Music is a powerful contributor to young people’s wellbeing in England

A new research report by Youth Music of 1,001 young people aged 7 to 17 in England, shows that music is essential to their lives, significantly improving their wellbeing.

85% of young people said music made them feel happy, while 41% said it made them feel cool and 39% said it made them feel excited. Asked how they would feel if they had to go without music for even one day, most said they would be sad.

The Sound of the Next Generation is a new research report published by Youth Music, a charity in England which invests in music-making projects that help children and young people develop personally and socially as well as musically. The charity works particularly with those who don’t get to make music because of who they are, where they live, or what they’re going through.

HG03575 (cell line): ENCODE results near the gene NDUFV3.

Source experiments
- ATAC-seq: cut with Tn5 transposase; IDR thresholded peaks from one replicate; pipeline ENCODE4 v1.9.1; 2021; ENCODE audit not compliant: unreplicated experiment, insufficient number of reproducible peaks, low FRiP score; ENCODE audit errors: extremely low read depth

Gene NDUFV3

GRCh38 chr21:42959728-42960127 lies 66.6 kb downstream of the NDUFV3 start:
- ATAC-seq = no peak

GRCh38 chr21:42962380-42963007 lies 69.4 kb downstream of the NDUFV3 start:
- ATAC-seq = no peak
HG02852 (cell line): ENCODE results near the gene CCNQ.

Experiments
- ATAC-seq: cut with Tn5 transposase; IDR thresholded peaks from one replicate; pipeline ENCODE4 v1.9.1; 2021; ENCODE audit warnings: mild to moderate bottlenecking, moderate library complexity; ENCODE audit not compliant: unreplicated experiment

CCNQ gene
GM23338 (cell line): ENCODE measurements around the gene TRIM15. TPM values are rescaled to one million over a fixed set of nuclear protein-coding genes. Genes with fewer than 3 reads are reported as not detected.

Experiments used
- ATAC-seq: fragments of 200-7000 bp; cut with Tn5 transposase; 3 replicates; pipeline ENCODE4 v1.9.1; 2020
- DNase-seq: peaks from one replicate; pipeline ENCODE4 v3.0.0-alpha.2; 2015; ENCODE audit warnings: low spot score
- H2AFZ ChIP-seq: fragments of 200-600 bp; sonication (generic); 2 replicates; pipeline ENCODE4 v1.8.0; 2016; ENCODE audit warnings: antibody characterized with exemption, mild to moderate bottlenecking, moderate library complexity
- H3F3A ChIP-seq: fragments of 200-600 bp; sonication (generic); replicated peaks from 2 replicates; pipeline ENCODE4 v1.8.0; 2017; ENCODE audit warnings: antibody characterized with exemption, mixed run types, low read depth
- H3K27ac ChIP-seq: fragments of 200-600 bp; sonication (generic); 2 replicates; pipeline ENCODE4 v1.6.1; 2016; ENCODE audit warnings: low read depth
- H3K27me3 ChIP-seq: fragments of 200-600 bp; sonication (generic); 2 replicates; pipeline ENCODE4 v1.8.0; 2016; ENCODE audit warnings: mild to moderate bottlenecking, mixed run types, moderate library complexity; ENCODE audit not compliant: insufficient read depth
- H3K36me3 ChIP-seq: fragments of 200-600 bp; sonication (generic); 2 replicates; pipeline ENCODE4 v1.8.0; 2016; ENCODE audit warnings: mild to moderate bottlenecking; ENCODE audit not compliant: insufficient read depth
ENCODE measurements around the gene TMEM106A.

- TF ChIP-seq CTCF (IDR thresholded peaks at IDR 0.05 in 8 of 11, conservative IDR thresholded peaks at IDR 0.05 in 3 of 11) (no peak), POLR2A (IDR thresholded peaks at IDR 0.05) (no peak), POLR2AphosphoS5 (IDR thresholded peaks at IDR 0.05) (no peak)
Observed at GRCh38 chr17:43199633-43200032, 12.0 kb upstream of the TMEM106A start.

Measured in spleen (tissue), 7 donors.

The research found that music is young people’s favourite pastime, equal to gaming and ahead of sport, drama, dancing, and arts & crafts. Young people are drawing on music as a tool to support their wellbeing, and using it to change their emotional state, and regulate their mood.

Young people interviewed said they see music-making as a vital part of their lives – something which makes them feel worthwhile and helps explore their emotions.

The research also found:

  • 64% of young people think they are musical, up from 48% in 2006.
  • 97% of young people had listened to music in the last week. The respondents named 633 different artists spanning more than 300 different genres.
  • 67% of young people make music.
  • 30% of young people play an instrument – of which 25% said that they are teaching themselves and 23% have been taught by a friend or family member.
  • 71% of 7-10 year old girls regularly sing.
  • 19% of 16-17 year old young men make music on a computer.

Youth Music:

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